Introduction: Ted Underwood tests a new language representation model called “Bidirectional Encoder Representations from Transformers” (BERT) and asks if humanists should use it. Due to its high degree of difficulty and its limited success (e.g. in questions of genre detection) he concludes, that this approach will be important in the future but it’s nothing to deal with for humanists at the moment. An important caveat worth reading.
Introduction: Digital humanists looking for tools in order to visualize and analyze texts can rely on ‘Voyant Tools’ (https://voyant-tools.org), a software package created by S.Sinclair and G.Rockwell. Online resources are available in order to learn how to use Voyant. In this post, we highlight two of them: “Using Voyant-Tools to Formulate Research Questions for Textual Data” by Filipa Calado (GC Digital Fellows and the tutorial “Investigating texts with Voyant” by Miriam Posner.
Introduction: The Research Software Directory of the Netherlands eScience Institute provides easy access to software, source code and its documentation. More importantly, it makes it easy to cite software, which is highly advisable when using software to derive research results. The Research Software Directory positions itself as a platform that eases scientific referencing and reproducibility of software based research—good peer praxis that is still underdeveloped in the humanities.
Introduction: Standards are best explained in real life use cases. The Parthenos Standardization Survival Kit is a collection of research use case scenarios illustrating best practices in Digital Humanities and Heritage research. It is designed to support researchers in selecting and using the appropriate standards for their particular disciplines and workflows. The latest addition to the SSK is a scenario for creating a born-digital dictionary in TEI.
Introduction: The explore! project tests computer stimulation and text mining on autobiographic texts as well as the reusability of the approach in literary studies. To facilitate the application of the proposed method in broader context and to new research questions, the text analysis is performed by means of scientific workflows that allow for the documentation, automation, and modularization of the processing steps. By enabling the reuse of proven workflows, the goal of the project is to enhance the efficiency of data analysis in similar projects and further advance collaboration between computer scientists and digital humanists.
Introduction: This article explains the concept, the uses and the procedural steps of text mining. It further provides information regarding available teaching courses and encourages readers to use the OpenMinTeD platform for the purpose.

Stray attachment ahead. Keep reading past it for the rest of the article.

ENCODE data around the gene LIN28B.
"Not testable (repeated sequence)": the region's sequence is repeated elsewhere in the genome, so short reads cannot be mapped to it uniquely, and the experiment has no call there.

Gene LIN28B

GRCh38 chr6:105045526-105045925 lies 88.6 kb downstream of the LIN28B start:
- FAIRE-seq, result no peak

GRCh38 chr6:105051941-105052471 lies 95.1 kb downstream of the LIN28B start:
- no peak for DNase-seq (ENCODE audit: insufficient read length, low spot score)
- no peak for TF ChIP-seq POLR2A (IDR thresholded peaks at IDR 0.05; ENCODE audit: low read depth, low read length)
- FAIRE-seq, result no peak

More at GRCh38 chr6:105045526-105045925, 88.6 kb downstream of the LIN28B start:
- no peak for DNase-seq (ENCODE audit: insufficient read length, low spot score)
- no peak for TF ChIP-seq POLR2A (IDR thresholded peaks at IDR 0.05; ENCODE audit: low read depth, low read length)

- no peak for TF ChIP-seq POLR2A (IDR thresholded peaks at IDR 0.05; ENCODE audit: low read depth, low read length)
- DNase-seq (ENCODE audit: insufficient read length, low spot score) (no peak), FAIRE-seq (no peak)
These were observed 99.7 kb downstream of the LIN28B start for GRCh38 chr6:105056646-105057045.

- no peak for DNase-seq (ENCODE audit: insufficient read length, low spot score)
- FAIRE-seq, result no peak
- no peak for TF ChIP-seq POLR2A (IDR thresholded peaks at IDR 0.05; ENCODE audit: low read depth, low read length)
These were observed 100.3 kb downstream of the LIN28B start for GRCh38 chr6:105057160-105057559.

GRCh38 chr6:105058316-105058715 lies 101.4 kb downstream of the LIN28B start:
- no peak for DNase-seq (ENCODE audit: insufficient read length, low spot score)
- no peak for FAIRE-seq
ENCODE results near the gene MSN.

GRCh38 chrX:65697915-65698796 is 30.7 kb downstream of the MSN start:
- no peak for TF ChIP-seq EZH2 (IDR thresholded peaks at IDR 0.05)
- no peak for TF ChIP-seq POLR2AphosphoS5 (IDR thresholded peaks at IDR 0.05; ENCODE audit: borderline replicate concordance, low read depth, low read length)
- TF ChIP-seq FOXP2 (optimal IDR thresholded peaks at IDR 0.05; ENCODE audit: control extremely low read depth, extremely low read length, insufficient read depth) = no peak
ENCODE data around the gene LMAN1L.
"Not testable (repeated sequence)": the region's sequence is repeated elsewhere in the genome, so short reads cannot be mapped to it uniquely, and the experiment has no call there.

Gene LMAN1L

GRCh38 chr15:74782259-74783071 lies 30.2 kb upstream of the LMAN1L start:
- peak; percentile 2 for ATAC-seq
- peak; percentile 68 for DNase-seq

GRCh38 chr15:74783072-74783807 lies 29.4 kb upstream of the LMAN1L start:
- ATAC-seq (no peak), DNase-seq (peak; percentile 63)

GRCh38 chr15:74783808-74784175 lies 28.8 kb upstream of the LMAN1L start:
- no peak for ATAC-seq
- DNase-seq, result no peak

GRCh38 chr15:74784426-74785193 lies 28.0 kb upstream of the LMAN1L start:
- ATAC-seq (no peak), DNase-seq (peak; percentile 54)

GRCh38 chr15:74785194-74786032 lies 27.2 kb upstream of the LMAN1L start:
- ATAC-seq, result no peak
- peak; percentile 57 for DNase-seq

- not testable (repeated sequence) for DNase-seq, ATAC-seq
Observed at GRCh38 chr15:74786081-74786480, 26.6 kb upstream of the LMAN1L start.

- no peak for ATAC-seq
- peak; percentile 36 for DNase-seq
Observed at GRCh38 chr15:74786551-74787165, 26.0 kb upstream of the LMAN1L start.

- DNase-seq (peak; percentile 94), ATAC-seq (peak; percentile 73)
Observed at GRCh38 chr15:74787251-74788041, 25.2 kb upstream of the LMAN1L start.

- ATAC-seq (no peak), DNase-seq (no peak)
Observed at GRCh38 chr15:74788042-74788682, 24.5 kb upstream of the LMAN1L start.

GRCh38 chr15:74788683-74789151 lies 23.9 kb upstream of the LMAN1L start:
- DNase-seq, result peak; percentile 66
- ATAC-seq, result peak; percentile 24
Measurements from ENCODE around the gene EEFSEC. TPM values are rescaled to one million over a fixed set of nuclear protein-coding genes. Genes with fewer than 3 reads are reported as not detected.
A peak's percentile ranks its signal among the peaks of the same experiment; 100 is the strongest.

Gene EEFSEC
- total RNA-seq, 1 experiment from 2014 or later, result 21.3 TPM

Introduction: This article describes the possibilities offered by the ggplot2 package for network visualization. This R package enables the user to use a wide variety of graphic styles, and to include supplementary information regarding vertices and edges.
Introduction: This article introduces a novel way to unfold and discover patterns in complex texts, at the intersection between macro and micro analytics. This technique is called TIC (Transcendental Information Cascades) allows analysis of how a cast of characters is generated and managed dynamically over the duration of a text.
Introduction: This report (available in English, French, German, Polish and Spanish) summarizes the findings of a web-based survey conducted in 2014/2015 by the Digital Methods and Practices Observatory (DiMPO), a DARIAH working group
Introduction: The article discusses how letters are being used across the disciplines, identifying similarities and differences in transcription, digitisation and annotation practices. It is based on a workshop held after the end of the project Digitising experiences of migration: the development of interconnected letters collections (DEM). The aims were to examine issues and challenges surrounding digitisation, build capacity relating to correspondence mark-up, and initiate the process of interconnecting resources to encourage cross-disciplinary research. Subsequent to the DEM project, TEI templates were developed for capturing information within and about migrant correspondence, and visualisation tools were trialled with metadata from a sample of letter collections. Additionally, as a demonstration of how the project’s outputs could be repurposed and expanded, the correspondence metadata that was collected for DEM was added to a more general correspondence project, Visual Correspondence.